AU - Greene, Mary

AU - Ellsworth-Krebs, Katherine

AU - Volden, Johannes

AU - Fox, Emmet

AU - Anantharaman, Manisha

PY - 2022/7/14

Y1 - 2022/7/14

N2 - Issues of culture have to date been underexplored in practice-theoretical approaches to consumption. As a disruptive force affecting citizen mobility all over the world, the COVID-19 pandemic provides a unique empirical context to explore how culture and practice intersect, specifically concerning how unsettling events affect practices across different cultural and governing settings. Applying a combined mobility-culture and practice-theoretical framework, we conceptualize mobility cultures as setting-specific arrangements of practices that shape and reflect distinct, temporally unfolding, socio-material contexts. Comparing three cities with different mobility cultures in Norway, Ireland, and the United States, we combine 63 qualitative interviews with a contextual analysis of mobility settings to explore how daily urban mobilities have been transformed. We find that existing variation in mobility cultures, including bundles of place-specific mobility-related norms and infrastructures, mediate the impact of disruption, shaping how changes in modes, meanings, and performances of mobilities transpire. Notably, the analysis reveals how underlying cultures of mobility shape how practice trajectories respond and are reconfigured in a pandemic health-risk society. The article concludes by discussing the implications of the findings for understanding how culture and practice intersect and calls for further comparative culture-focused analysis in social science research on consumption. We consider how cross-cultural analysis can inform science and policy efforts focused on transitions toward low-carbon mobilities.

AB - Issues of culture have to date been underexplored in practice-theoretical approaches to consumption. As a disruptive force affecting citizen mobility all over the world, the COVID-19 pandemic provides a unique empirical context to explore how culture and practice intersect, specifically concerning how unsettling events affect practices across different cultural and governing settings. Applying a combined mobility-culture and practice-theoretical framework, we conceptualize mobility cultures as setting-specific arrangements of practices that shape and reflect distinct, temporally unfolding, socio-material contexts. Comparing three cities with different mobility cultures in Norway, Ireland, and the United States, we combine 63 qualitative interviews with a contextual analysis of mobility settings to explore how daily urban mobilities have been transformed. We find that existing variation in mobility cultures, including bundles of place-specific mobility-related norms and infrastructures, mediate the impact of disruption, shaping how changes in modes, meanings, and performances of mobilities transpire. Notably, the analysis reveals how underlying cultures of mobility shape how practice trajectories respond and are reconfigured in a pandemic health-risk society. The article concludes by discussing the implications of the findings for understanding how culture and practice intersect and calls for further comparative culture-focused analysis in social science research on consumption. We consider how cross-cultural analysis can inform science and policy efforts focused on transitions toward low-carbon mobilities.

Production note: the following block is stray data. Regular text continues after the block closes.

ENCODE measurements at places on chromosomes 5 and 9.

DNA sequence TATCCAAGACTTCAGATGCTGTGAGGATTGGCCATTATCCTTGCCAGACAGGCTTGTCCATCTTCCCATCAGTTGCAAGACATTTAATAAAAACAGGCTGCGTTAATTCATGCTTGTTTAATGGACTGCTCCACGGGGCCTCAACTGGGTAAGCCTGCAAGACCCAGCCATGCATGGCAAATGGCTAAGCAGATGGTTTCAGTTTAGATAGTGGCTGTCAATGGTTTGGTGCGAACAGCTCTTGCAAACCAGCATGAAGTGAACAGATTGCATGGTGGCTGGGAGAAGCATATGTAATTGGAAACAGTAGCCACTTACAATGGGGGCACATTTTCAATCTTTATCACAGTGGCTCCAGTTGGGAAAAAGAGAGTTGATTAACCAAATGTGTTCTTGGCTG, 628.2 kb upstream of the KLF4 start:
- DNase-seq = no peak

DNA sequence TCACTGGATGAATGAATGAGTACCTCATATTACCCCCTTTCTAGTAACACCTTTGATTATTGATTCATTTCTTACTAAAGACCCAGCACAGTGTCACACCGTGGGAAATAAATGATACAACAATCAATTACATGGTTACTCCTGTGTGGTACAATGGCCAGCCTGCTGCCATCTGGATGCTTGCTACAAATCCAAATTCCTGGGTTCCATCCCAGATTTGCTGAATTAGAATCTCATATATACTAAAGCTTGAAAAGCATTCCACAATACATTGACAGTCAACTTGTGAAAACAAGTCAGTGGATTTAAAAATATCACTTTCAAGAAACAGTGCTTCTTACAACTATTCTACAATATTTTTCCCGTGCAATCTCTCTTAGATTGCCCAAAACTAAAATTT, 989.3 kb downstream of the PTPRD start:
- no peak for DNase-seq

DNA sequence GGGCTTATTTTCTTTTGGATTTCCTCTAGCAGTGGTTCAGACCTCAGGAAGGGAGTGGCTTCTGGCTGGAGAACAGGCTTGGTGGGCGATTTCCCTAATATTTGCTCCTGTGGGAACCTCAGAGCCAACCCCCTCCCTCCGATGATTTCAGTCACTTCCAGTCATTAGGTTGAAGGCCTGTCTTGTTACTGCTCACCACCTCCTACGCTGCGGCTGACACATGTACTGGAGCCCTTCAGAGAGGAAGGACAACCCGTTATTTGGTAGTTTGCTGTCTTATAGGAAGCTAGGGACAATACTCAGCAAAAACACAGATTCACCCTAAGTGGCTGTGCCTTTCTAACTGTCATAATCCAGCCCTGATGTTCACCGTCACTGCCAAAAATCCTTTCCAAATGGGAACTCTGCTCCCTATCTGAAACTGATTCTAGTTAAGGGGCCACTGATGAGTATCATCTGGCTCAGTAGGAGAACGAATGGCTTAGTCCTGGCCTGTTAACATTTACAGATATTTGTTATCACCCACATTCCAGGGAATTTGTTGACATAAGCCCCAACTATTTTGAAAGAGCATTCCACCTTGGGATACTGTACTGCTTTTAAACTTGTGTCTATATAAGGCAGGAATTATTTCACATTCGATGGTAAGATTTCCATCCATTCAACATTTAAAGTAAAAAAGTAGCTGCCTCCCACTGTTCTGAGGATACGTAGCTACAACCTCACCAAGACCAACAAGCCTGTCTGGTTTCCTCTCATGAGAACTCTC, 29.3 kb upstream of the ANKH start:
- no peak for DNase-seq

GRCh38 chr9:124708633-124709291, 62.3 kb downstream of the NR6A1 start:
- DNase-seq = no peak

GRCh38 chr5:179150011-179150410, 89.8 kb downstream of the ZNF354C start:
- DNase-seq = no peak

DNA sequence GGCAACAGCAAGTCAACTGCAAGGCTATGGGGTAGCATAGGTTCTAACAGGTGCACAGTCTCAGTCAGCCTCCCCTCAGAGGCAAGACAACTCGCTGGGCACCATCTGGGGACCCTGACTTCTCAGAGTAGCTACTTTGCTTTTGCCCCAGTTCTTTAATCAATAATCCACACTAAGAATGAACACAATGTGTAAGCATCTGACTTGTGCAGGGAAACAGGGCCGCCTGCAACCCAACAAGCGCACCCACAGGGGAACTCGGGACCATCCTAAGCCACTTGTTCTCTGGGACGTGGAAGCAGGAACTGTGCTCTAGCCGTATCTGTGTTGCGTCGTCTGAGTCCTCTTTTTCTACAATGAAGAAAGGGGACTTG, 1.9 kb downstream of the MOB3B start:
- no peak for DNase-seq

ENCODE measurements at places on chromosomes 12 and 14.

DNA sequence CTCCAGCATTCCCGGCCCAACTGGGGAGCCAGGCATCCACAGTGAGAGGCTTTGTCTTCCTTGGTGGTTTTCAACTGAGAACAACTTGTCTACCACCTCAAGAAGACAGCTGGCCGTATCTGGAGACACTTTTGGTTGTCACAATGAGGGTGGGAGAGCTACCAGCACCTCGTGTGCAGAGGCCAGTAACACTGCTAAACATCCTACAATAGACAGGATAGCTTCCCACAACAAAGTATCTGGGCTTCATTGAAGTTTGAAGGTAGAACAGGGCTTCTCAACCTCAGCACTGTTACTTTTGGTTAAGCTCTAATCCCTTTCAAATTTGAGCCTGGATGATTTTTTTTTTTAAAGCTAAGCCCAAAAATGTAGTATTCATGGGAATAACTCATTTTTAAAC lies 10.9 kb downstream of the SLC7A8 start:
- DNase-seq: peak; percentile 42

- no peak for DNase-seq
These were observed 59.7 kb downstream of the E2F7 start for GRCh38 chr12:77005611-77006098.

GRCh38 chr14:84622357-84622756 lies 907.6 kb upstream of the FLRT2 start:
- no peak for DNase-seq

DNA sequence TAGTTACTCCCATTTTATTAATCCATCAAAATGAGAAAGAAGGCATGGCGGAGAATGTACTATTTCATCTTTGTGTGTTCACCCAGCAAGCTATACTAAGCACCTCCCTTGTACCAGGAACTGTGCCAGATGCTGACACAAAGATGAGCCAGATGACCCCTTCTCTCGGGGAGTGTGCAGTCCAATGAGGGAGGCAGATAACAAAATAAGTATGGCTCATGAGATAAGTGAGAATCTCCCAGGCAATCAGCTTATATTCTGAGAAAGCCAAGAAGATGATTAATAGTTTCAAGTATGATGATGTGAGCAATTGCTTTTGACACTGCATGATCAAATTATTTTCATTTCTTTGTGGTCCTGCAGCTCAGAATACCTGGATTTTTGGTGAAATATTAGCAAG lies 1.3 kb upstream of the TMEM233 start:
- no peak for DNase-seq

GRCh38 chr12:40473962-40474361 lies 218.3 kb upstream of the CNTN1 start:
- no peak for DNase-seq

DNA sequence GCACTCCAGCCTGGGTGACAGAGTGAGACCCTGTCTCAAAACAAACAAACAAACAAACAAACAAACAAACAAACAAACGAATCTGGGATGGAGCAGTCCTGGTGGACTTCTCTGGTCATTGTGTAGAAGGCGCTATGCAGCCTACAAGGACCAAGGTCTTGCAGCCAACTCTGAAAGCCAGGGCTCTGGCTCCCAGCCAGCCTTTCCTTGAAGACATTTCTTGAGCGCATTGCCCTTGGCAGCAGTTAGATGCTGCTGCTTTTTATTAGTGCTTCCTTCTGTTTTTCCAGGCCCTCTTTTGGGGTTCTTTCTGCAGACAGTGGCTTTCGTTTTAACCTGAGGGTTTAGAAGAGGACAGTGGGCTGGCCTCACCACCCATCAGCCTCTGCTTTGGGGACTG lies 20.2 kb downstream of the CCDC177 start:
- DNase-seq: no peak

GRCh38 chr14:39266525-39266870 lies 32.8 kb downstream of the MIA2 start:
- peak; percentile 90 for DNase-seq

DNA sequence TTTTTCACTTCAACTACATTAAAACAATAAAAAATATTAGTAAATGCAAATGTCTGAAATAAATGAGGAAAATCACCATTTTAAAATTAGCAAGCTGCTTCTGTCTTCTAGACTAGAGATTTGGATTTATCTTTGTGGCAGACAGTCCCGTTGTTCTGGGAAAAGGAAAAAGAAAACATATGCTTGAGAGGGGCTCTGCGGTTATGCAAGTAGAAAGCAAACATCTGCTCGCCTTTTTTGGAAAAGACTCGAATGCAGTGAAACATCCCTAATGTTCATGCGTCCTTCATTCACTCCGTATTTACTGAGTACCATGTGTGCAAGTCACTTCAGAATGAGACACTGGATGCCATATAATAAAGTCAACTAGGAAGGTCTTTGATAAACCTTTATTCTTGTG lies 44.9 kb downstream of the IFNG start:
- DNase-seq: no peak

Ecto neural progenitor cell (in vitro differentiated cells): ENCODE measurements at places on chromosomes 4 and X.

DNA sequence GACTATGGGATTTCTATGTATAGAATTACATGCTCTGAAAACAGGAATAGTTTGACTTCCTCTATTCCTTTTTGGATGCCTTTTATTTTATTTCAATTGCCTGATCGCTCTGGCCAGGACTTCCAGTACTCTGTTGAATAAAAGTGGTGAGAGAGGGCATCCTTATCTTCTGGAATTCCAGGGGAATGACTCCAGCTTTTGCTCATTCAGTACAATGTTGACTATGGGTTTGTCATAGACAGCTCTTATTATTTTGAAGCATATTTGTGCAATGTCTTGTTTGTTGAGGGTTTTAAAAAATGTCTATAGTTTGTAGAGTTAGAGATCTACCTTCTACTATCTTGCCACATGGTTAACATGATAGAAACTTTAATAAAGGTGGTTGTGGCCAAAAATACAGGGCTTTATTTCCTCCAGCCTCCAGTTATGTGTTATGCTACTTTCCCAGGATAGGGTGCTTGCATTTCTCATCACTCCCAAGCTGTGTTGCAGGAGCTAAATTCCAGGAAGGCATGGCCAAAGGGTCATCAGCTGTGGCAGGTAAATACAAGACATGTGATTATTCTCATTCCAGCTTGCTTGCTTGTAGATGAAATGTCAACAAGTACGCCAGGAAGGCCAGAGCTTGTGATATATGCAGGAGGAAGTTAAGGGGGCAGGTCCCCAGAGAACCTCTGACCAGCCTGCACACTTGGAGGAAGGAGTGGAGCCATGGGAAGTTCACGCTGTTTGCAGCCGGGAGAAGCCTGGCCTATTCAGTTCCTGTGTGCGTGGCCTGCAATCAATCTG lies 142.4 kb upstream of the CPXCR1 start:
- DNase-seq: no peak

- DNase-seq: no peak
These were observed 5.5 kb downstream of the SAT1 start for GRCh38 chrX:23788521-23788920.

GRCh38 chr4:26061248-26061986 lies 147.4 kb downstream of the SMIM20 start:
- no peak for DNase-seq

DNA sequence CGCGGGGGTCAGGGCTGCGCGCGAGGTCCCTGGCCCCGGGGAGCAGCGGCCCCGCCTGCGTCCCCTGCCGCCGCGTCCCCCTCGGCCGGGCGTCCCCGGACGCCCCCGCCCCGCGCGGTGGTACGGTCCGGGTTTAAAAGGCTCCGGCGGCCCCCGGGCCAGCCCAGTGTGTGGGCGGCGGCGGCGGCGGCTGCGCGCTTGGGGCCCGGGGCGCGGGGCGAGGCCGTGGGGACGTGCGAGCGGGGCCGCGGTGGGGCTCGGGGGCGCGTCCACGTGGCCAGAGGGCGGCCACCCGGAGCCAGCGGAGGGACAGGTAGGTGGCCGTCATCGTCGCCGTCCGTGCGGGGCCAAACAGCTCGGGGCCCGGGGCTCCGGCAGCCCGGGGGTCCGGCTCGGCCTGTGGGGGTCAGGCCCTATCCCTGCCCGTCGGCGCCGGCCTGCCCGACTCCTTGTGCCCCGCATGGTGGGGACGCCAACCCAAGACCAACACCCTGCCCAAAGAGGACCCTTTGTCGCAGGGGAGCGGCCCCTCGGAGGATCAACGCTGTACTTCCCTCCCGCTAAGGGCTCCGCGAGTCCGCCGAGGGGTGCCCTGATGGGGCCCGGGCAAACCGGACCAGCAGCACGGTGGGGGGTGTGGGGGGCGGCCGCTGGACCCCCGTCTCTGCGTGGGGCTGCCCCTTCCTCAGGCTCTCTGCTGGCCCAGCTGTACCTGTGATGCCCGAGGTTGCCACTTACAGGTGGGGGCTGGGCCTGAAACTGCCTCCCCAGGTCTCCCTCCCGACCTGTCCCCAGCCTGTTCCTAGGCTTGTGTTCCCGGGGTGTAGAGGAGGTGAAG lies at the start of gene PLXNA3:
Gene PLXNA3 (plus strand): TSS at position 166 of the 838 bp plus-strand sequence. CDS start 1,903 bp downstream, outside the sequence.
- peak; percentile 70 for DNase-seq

KW - Disruption

KW - urban mobility

KW - social practice

KW - mobility cultures

KW - comparative analysis

KW - COVID-19

U2 - 10.1080/15487733.2022.2091328

DO - 10.1080/15487733.2022.2091328

M3 - Journal article

VL - 18

SP - 483

EP - 499

JO - Sustainability : Science, Practice, and Policy

JF - Sustainability : Science, Practice, and Policy

SN - 1548-7733

IS - 1

ER -